Conference takes a fresh look at the “insides” of Jewish day schools

More than 70 scholars of Jewish education, Jewish day school leaders, philanthropists, and other educators gathered at Brandeis on Monday, April 30 and Tuesday, May 1 for “Inside Jewish Day Schools,” the first conference of its kind to focus on teaching and learning in the Jewish day school environment.

The conference was hosted by the Jack, Joseph and Morton Mandel Center for Studies in Jewish Education, with support from the AVI CHAI Foundation, and was co-chaired by Brandeis professors Jon A. Levisohn and Jonathan B. Krasner. Participants discussed the purposes of day school education, the aspirations of its practitioners, and the knowledge, skills, and behaviors of its students and alumni, as well as some of the central challenges facing educators within the Jewish day school environment, in order to generate a broader conversation about teaching and learning in these schools.

“This was an opportunity for experts in the field to share the state of our knowledge and for the presentation of cutting-edge research by both researchers and, notably, practitioners as well,” said Jon Levisohn. Referring to plenary sessions at the conference that explored race and ethnicity, class and economic justice, and gender and sexuality, he added, “We were able to pursue a set of conversations that don’t typically happen in the Jewish day school community—or if they do, they occur at the margins, not at the center.”

Jonathan Krasner concurred. “The conference succeeded in laying the groundwork for crucial conversations around race, equity, class privilege and gender identity that we need to be having in Jewish day schools. I anticipate that its impact will also reverberate in the scholarly research agenda around teaching and learning and school culture.”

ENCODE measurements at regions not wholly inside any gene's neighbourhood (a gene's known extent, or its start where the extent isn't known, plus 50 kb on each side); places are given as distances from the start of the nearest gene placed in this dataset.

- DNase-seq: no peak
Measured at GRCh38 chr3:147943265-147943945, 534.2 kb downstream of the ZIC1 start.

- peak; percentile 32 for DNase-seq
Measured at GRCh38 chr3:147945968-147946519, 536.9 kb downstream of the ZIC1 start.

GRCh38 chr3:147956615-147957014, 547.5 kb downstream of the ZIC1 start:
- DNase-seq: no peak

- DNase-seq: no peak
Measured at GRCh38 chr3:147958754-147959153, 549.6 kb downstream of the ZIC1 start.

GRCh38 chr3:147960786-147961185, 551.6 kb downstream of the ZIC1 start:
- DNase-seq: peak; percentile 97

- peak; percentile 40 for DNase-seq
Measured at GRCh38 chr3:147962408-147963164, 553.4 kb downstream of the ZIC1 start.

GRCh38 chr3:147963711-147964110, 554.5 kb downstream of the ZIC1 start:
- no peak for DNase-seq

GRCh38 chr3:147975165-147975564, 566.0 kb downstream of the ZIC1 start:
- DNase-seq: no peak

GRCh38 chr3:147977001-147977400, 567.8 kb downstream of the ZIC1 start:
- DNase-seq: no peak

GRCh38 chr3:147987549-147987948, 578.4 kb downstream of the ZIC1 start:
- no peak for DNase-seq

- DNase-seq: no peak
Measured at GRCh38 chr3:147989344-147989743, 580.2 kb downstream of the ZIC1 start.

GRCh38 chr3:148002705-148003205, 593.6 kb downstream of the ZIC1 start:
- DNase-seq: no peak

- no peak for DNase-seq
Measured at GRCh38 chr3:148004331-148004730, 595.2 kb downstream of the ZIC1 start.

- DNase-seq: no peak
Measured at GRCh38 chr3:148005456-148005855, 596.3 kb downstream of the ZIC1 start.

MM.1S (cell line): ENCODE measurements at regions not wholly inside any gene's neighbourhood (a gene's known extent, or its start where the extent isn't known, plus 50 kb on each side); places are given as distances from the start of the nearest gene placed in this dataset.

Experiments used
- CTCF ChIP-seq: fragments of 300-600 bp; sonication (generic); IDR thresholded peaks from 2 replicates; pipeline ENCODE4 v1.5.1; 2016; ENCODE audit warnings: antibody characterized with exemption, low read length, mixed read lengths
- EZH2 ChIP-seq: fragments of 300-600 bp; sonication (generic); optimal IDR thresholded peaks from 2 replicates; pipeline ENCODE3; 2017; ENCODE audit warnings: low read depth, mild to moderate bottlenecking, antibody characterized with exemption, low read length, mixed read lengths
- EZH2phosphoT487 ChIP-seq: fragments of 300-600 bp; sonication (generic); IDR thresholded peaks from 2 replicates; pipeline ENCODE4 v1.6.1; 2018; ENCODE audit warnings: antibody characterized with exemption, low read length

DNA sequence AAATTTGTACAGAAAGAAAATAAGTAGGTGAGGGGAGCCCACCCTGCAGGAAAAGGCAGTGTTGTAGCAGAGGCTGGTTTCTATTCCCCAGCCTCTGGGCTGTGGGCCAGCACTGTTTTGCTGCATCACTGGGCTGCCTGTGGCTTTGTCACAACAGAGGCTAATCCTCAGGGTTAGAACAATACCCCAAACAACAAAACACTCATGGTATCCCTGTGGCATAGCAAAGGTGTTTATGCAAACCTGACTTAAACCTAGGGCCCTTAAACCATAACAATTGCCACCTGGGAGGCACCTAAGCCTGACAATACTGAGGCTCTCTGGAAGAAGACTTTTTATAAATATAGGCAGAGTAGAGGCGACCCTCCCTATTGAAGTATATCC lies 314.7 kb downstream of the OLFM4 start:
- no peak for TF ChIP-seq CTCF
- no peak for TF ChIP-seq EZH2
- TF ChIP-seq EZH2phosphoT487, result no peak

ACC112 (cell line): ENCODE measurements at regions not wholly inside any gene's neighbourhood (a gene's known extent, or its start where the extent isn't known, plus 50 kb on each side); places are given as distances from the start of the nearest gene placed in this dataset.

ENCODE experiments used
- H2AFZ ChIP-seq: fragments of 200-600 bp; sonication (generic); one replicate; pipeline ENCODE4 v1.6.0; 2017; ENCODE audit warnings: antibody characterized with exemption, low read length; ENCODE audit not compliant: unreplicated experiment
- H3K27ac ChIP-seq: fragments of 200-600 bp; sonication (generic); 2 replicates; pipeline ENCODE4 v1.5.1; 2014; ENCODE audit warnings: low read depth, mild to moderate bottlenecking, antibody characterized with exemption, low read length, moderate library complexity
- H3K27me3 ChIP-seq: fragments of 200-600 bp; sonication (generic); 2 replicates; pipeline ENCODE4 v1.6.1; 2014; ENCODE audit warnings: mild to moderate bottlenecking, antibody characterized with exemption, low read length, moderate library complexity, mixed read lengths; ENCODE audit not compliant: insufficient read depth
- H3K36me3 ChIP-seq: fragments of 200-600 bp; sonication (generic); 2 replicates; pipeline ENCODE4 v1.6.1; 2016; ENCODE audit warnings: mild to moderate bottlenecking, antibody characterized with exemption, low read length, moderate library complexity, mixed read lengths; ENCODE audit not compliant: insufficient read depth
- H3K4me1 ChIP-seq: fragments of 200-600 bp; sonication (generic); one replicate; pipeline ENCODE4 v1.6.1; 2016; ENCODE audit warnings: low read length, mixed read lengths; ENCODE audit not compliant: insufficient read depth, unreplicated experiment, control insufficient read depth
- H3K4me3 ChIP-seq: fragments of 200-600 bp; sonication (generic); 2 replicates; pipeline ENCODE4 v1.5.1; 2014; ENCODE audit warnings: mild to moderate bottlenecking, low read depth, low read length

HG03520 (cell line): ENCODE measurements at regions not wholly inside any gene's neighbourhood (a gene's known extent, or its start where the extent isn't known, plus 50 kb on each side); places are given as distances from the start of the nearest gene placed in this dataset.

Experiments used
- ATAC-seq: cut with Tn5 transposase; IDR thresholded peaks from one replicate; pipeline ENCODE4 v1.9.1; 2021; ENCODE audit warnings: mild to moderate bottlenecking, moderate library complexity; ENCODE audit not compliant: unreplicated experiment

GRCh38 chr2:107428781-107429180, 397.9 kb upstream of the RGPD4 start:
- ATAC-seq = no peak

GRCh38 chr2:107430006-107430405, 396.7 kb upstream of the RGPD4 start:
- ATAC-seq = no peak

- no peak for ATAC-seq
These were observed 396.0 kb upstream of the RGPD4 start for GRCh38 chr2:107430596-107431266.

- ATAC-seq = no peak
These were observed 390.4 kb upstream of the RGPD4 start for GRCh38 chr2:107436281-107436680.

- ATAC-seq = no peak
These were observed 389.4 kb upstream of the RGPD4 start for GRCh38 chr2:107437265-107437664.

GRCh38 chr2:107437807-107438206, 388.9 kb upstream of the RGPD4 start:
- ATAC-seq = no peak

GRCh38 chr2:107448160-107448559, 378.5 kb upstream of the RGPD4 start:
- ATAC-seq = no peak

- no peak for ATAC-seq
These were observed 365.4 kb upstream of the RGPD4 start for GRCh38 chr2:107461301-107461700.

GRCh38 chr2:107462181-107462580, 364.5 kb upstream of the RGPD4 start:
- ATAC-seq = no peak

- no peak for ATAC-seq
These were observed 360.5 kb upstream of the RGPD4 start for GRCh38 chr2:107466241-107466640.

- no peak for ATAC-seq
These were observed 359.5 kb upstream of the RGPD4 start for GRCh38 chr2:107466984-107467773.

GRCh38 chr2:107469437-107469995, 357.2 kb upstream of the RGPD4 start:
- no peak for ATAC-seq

In addition, scholars and practitioners presented their current research in breakout sessions. These included presentations on pluralism, teacher preparation, and teachers’ conceptions of purposes, as well as the teaching and learning of classical Jewish texts, Hebrew language, and Israel.

Rivka Press Schwartz, associate principal of SAR High School in the Bronx and a published scholar in the history of science, said “Because of my own particular educational and professional trajectory, I have little exposure to or knowledge of the academic work and literature around Jewish education, and this conference gave me a great deal to think about.”

“It was a gift to have the opportunity to hear about the research being done in the field, to re-connect with so many excellent progressive education minded peers, and to meet new ones,” said Amanda Pogany, head of school of Luria Academy of Brooklyn.

Ideas and insights from the conference have already started to circulate through the Jewish day school world through social media, and a number of short online articles will be forthcoming. In addition, Levisohn and Krasner plan to publish a selection of papers from the conference in an edited volume.

Categories: Humanities and Social Sciences

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